Chances are, if you see a drink with smoke billowing out of it, you’re going to want it. Never mind that you hate amaro or aged rum or whatever is actually in the glass. The allure of an aesthetically-pleasing cocktail is sometimes too much (plus, at the very least you can tap into your inner child and pretend you’re part of the Midnight Society, if but for a few seconds).
These cocktails may look complicated, but what if we told you that you could make smoked cocktails at home with only a few tools. For under $100, you can get everything you need to make smoked Old Fashioneds or smoke Manhattans or smoked whatever you want whenever you want.
Before we get into what you need, we want to remind you that, just like practicing grill safety, it’s important to practice smoking cocktail safety. Fire is still involved and if you’re hammered, you just might light yourself on fire and not the applewood chips you’re using to make that smoked Paloma.
Basic Tools for Making Smoked Cocktails
To start, you’ll need a safe place to create a fire. You can either dedicate a wooden cutting board to these cocktails or simply use a few layers of aluminum foil over a wooden board you already own. Use the foil directly on your counters at your own risk.
Regardless of how you create the smoke, glass is your best friend when it comes to smoking cocktails. If you’re more concerned with imparting flavor, go for chilled drinks using a glass decanter (you can use one from your home bar set or a just a wide-lipped, clear bottle). With these containers, you can seal and swirl or shake your way to a smokey paradise.
You can also use a glass dome, usually used for cakes and other desserts, or the serving glass itself for a more subtle smoke palate. Placing the final (ungarnished) drink under a smokey dome builds drama towards the reveal. Smoke in an overturned glass will coat the sides as you prepare the drink itself.
Different methods require practice to nail down your ideal level of smokey flavor, but a general rule is to keep the smoking process under two minutes or even less if you’re using a bottle/decanter. This technique should accent your drinks, not overpower them.
Here’s where you can get really creative. What you choose to burn will have a unique effect on the final drink. You can go the traditional with mesquite or oak wood chips, or try fruitier barks (like cherry) or aroma-forward herbs (like dried rosemary) or even teas (Earl Grey works wonderfully with a variety of cocktails). Matches or a kitchen blowtorch (see below) are the best options for lighting your choice of kindling. Get a good blaze going before you blow it out, so you can really make those embers work for you in your chosen container. Remember to have some sort of fire suppressant nearby, just in case.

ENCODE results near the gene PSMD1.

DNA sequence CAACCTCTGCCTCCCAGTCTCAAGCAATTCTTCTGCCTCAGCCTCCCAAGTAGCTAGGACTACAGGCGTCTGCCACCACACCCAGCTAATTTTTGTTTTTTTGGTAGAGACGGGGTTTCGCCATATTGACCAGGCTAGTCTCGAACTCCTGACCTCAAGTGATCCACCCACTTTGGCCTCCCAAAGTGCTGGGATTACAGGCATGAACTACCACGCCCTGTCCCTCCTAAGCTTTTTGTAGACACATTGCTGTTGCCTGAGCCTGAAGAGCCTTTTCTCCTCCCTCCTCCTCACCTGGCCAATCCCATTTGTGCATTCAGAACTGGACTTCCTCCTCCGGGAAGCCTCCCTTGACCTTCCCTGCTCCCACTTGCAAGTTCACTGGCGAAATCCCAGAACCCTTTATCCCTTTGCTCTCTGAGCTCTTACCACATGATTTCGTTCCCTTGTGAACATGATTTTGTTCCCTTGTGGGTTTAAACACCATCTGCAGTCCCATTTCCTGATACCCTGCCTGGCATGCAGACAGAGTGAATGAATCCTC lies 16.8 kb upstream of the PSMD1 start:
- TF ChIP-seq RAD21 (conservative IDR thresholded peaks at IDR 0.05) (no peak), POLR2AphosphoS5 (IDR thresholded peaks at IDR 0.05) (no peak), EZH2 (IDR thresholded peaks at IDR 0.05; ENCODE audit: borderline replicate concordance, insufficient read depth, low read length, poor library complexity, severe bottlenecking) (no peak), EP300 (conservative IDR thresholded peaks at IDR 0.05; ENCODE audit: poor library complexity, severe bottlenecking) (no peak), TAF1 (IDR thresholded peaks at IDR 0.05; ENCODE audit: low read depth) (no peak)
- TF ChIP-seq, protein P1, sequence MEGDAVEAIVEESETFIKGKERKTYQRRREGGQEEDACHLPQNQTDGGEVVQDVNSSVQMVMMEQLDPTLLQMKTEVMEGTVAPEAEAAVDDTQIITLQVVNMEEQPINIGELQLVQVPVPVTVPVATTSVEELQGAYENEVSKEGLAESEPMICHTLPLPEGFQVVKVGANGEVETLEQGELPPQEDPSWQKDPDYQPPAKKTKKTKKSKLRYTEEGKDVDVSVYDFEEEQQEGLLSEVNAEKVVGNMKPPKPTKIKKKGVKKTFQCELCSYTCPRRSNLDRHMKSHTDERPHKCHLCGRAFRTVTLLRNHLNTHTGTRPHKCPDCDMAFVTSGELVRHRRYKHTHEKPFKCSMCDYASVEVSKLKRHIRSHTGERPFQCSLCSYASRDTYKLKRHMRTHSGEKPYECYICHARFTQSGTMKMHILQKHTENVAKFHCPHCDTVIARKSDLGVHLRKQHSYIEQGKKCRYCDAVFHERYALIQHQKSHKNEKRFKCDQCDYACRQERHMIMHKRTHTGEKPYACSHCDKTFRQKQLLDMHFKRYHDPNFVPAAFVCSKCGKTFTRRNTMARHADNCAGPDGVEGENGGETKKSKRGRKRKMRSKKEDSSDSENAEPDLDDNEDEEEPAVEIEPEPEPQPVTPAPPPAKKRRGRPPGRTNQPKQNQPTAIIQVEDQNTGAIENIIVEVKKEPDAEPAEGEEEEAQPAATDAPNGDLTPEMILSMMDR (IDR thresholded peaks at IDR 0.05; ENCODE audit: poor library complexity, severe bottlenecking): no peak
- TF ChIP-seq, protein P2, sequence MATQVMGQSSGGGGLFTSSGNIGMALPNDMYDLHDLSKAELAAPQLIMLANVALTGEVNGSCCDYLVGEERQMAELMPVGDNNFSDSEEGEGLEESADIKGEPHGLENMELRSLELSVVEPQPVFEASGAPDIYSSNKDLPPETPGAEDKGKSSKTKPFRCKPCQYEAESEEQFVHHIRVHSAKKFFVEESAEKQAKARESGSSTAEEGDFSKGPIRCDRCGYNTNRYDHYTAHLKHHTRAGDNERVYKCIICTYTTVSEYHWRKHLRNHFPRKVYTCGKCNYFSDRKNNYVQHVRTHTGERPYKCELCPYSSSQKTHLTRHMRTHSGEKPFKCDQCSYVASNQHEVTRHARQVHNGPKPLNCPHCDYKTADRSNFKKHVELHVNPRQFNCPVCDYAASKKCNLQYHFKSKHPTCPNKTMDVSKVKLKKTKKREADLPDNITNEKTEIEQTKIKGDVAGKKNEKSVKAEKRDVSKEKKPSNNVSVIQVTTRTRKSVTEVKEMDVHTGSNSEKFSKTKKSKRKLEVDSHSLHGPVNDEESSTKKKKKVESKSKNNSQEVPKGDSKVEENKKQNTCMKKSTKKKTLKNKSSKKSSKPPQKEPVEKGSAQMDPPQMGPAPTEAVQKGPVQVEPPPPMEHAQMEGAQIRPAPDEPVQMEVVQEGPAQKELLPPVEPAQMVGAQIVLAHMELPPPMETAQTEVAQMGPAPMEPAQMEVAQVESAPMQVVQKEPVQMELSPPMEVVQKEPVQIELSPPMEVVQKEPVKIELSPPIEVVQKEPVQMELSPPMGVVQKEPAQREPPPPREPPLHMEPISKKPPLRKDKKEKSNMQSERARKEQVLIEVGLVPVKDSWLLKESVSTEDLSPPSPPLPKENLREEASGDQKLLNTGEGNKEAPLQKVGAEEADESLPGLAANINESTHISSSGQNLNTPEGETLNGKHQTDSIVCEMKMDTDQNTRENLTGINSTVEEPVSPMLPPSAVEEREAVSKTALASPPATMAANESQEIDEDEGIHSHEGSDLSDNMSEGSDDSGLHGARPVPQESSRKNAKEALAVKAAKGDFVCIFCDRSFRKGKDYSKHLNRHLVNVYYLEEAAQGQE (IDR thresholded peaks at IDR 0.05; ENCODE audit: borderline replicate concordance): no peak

One of two options when it comes to the actual item needed for smoking, a kitchen blowtorch gives you the chance to light something on fire, blow it out, and watch the smoke rise. A handy item to have on hand for numerous things — Feeling like s’mores, but don’t have a fire going? Blowtorch — a kitchen blowtorch could be your best friend when it comes to smoking drinks.
An atomizer or mister can prove handy if you like the idea of creating smoked syrups on the fly. You won’t get actual smoke, but you will get to play with fire. Add some fruit and sugar to a cocktail mixing glass and mist the interior with some Angostura bitters as an accelerant. You can make your own blowtorch with the atomizer and a lighter, cooking and caramelizing the fruit while smoking the mixing glass — though, as with another item on this list (see dry ice below), this can be a dangerous option, especially if you are under the influence.
These are the most expensive tool for smoked cocktails, but they blow the lid off of other smoking options when it comes to ease of use. Just add your kindling, turn the gun on, and light the kindling. The fan sucks the flame towards the machine, sending the smoke through a tube that can easily be led to any container. You can find one for as little as $28 or you can shell out more and pay $160 for a top-of-the-line smoke gun.
Fry ice is an option, though it is very dangerous to work with and used less often than a smoking gun or simply lighting herbs or wood chips on fire. If you are after theatrics, but not a smokey flavor, this may be your option, but again, it can be very dangerous. Food-grade ice chips are a specialty item, but not difficult to find and drop into a drink. Large bricks of dry ice are easier to come by, if you’re willing to chip it down. All dry ice will sink to the bottom of a drink, but extra care should always be taken when using this method.